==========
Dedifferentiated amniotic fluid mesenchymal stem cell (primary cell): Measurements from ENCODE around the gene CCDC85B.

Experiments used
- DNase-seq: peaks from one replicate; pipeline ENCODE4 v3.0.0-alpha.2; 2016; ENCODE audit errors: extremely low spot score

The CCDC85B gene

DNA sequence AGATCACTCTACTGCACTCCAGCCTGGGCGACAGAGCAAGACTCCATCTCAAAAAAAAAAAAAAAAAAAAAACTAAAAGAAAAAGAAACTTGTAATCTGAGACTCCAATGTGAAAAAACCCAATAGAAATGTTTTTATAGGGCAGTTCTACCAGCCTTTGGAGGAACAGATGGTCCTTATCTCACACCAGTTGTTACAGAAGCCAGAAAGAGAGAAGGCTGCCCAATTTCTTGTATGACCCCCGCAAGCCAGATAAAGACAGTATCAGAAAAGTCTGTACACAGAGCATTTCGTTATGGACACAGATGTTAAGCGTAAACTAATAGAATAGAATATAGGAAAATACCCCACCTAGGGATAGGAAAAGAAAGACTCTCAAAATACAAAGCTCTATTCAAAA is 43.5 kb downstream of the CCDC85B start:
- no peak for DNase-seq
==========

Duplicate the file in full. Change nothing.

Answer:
Dedifferentiated amniotic fluid mesenchymal stem cell (primary cell): Measurements from ENCODE around the gene CCDC85B.

Experiments used
- DNase-seq: peaks from one replicate; pipeline ENCODE4 v3.0.0-alpha.2; 2016; ENCODE audit errors: extremely low spot score

The CCDC85B gene

DNA sequence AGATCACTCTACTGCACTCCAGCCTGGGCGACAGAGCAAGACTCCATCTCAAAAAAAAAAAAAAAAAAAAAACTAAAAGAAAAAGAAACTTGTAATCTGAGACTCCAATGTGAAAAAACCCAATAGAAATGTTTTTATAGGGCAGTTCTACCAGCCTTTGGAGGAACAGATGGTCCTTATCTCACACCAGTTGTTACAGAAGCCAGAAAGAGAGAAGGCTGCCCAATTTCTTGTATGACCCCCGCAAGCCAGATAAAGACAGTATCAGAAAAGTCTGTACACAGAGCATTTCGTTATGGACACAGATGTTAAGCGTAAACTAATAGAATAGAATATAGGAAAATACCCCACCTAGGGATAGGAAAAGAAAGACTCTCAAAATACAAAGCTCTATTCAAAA is 43.5 kb downstream of the CCDC85B start:
- no peak for DNase-seq